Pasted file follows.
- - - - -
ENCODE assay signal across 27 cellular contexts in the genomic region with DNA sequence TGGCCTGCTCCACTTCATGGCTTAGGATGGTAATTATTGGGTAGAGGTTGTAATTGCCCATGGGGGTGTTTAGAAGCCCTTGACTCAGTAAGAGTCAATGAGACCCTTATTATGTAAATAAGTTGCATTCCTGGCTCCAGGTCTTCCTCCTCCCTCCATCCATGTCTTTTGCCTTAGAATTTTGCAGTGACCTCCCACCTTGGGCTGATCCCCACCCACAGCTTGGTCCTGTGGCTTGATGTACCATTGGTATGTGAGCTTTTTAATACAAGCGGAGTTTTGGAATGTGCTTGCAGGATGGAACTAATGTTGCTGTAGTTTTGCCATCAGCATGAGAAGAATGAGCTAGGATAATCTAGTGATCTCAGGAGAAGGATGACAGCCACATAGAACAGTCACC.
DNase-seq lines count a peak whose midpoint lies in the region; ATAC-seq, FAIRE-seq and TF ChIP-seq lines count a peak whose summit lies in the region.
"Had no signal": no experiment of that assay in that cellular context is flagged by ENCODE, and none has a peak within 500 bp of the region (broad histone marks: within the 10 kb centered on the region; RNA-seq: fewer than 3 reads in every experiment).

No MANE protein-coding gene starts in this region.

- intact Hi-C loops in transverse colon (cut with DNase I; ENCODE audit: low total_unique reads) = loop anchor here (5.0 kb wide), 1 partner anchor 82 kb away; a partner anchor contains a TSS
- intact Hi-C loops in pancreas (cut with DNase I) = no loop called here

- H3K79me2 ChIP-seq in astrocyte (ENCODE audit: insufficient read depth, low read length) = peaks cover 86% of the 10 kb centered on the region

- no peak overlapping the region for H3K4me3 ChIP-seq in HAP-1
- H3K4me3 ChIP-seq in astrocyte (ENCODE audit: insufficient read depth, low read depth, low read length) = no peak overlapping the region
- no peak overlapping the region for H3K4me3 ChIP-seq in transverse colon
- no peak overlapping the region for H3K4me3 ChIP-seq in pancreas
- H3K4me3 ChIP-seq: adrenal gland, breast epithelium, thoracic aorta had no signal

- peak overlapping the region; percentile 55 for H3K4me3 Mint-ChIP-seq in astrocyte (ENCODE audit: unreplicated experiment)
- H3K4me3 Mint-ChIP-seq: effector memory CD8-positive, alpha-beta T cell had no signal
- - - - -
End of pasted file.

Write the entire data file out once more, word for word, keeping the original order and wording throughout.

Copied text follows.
ENCODE assay signal across 27 cellular contexts in the genomic region with DNA sequence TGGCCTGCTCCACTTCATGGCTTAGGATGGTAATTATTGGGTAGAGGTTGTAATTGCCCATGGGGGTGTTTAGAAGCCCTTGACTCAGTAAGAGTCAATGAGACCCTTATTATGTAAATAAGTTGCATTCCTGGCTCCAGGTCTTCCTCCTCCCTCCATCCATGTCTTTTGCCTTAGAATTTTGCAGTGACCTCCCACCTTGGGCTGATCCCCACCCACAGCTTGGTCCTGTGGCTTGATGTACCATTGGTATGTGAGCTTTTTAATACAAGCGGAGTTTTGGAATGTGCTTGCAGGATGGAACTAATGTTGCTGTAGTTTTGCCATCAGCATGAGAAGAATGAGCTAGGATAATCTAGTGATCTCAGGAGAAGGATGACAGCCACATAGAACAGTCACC.
DNase-seq lines count a peak whose midpoint lies in the region; ATAC-seq, FAIRE-seq and TF ChIP-seq lines count a peak whose summit lies in the region.
"Had no signal": no experiment of that assay in that cellular context is flagged by ENCODE, and none has a peak within 500 bp of the region (broad histone marks: within the 10 kb centered on the region; RNA-seq: fewer than 3 reads in every experiment).

No MANE protein-coding gene starts in this region.

- intact Hi-C loops in transverse colon (cut with DNase I; ENCODE audit: low total_unique reads) = loop anchor here (5.0 kb wide), 1 partner anchor 82 kb away; a partner anchor contains a TSS
- intact Hi-C loops in pancreas (cut with DNase I) = no loop called here

- H3K79me2 ChIP-seq in astrocyte (ENCODE audit: insufficient read depth, low read length) = peaks cover 86% of the 10 kb centered on the region

- no peak overlapping the region for H3K4me3 ChIP-seq in HAP-1
- H3K4me3 ChIP-seq in astrocyte (ENCODE audit: insufficient read depth, low read depth, low read length) = no peak overlapping the region
- no peak overlapping the region for H3K4me3 ChIP-seq in transverse colon
- no peak overlapping the region for H3K4me3 ChIP-seq in pancreas
- H3K4me3 ChIP-seq: adrenal gland, breast epithelium, thoracic aorta had no signal

- peak overlapping the region; percentile 55 for H3K4me3 Mint-ChIP-seq in astrocyte (ENCODE audit: unreplicated experiment)
- H3K4me3 Mint-ChIP-seq: effector memory CD8-positive, alpha-beta T cell had no signal